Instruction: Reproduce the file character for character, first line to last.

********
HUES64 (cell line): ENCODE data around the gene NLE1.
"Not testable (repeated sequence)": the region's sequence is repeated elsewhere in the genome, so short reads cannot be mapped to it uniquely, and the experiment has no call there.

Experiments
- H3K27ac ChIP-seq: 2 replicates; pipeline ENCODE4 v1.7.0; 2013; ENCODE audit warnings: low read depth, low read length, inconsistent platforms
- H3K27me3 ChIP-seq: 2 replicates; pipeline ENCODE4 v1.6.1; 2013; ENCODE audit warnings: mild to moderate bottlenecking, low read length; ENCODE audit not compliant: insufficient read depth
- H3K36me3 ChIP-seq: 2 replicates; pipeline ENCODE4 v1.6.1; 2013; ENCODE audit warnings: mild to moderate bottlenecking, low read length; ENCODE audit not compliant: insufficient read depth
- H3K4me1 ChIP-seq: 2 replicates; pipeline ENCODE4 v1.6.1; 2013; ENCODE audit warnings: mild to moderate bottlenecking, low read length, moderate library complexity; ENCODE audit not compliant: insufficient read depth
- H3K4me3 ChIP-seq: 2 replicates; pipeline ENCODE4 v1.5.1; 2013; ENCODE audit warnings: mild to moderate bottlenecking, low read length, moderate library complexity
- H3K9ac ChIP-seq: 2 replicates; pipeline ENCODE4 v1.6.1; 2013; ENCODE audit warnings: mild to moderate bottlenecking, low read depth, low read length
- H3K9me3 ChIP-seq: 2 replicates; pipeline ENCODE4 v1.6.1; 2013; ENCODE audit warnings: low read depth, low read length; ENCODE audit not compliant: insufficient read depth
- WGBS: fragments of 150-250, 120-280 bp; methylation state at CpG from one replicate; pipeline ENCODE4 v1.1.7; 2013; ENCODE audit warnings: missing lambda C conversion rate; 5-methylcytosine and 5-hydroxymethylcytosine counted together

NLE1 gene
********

HUES64 (cell line): ENCODE data around the gene NLE1.
"Not testable (repeated sequence)": the region's sequence is repeated elsewhere in the genome, so short reads cannot be mapped to it uniquely, and the experiment has no call there.

Experiments
- H3K27ac ChIP-seq: 2 replicates; pipeline ENCODE4 v1.7.0; 2013; ENCODE audit warnings: low read depth, low read length, inconsistent platforms
- H3K27me3 ChIP-seq: 2 replicates; pipeline ENCODE4 v1.6.1; 2013; ENCODE audit warnings: mild to moderate bottlenecking, low read length; ENCODE audit not compliant: insufficient read depth
- H3K36me3 ChIP-seq: 2 replicates; pipeline ENCODE4 v1.6.1; 2013; ENCODE audit warnings: mild to moderate bottlenecking, low read length; ENCODE audit not compliant: insufficient read depth
- H3K4me1 ChIP-seq: 2 replicates; pipeline ENCODE4 v1.6.1; 2013; ENCODE audit warnings: mild to moderate bottlenecking, low read length, moderate library complexity; ENCODE audit not compliant: insufficient read depth
- H3K4me3 ChIP-seq: 2 replicates; pipeline ENCODE4 v1.5.1; 2013; ENCODE audit warnings: mild to moderate bottlenecking, low read length, moderate library complexity
- H3K9ac ChIP-seq: 2 replicates; pipeline ENCODE4 v1.6.1; 2013; ENCODE audit warnings: mild to moderate bottlenecking, low read depth, low read length
- H3K9me3 ChIP-seq: 2 replicates; pipeline ENCODE4 v1.6.1; 2013; ENCODE audit warnings: low read depth, low read length; ENCODE audit not compliant: insufficient read depth
- WGBS: fragments of 150-250, 120-280 bp; methylation state at CpG from one replicate; pipeline ENCODE4 v1.1.7; 2013; ENCODE audit warnings: missing lambda C conversion rate; 5-methylcytosine and 5-hydroxymethylcytosine counted together

NLE1 gene